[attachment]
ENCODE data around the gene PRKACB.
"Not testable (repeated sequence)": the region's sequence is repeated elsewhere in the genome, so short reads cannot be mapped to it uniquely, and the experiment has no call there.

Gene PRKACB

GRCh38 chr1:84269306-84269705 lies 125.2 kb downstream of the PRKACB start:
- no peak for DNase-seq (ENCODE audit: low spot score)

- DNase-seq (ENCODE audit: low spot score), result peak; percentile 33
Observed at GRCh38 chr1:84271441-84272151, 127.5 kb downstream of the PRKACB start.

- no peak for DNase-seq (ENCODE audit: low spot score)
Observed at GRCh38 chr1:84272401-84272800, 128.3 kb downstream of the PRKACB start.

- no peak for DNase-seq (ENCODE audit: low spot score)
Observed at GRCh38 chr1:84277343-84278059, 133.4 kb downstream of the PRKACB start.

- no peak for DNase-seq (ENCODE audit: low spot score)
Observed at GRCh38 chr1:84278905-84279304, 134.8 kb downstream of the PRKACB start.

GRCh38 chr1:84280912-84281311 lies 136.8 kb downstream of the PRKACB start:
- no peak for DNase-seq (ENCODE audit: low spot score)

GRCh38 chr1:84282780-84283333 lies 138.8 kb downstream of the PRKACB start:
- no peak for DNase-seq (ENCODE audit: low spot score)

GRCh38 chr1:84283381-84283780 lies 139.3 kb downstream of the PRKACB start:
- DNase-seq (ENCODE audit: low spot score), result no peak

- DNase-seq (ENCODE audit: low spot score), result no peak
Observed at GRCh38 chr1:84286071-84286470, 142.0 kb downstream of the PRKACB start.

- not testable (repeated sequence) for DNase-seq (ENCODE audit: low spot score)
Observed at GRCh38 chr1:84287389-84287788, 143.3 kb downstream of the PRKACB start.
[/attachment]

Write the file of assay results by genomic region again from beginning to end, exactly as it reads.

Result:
ENCODE data around the gene PRKACB.
"Not testable (repeated sequence)": the region's sequence is repeated elsewhere in the genome, so short reads cannot be mapped to it uniquely, and the experiment has no call there.

Gene PRKACB

GRCh38 chr1:84269306-84269705 lies 125.2 kb downstream of the PRKACB start:
- no peak for DNase-seq (ENCODE audit: low spot score)

- DNase-seq (ENCODE audit: low spot score), result peak; percentile 33
Observed at GRCh38 chr1:84271441-84272151, 127.5 kb downstream of the PRKACB start.

- no peak for DNase-seq (ENCODE audit: low spot score)
Observed at GRCh38 chr1:84272401-84272800, 128.3 kb downstream of the PRKACB start.

- no peak for DNase-seq (ENCODE audit: low spot score)
Observed at GRCh38 chr1:84277343-84278059, 133.4 kb downstream of the PRKACB start.

- no peak for DNase-seq (ENCODE audit: low spot score)
Observed at GRCh38 chr1:84278905-84279304, 134.8 kb downstream of the PRKACB start.

GRCh38 chr1:84280912-84281311 lies 136.8 kb downstream of the PRKACB start:
- no peak for DNase-seq (ENCODE audit: low spot score)

GRCh38 chr1:84282780-84283333 lies 138.8 kb downstream of the PRKACB start:
- no peak for DNase-seq (ENCODE audit: low spot score)

GRCh38 chr1:84283381-84283780 lies 139.3 kb downstream of the PRKACB start:
- DNase-seq (ENCODE audit: low spot score), result no peak

- DNase-seq (ENCODE audit: low spot score), result no peak
Observed at GRCh38 chr1:84286071-84286470, 142.0 kb downstream of the PRKACB start.

- not testable (repeated sequence) for DNase-seq (ENCODE audit: low spot score)
Observed at GRCh38 chr1:84287389-84287788, 143.3 kb downstream of the PRKACB start.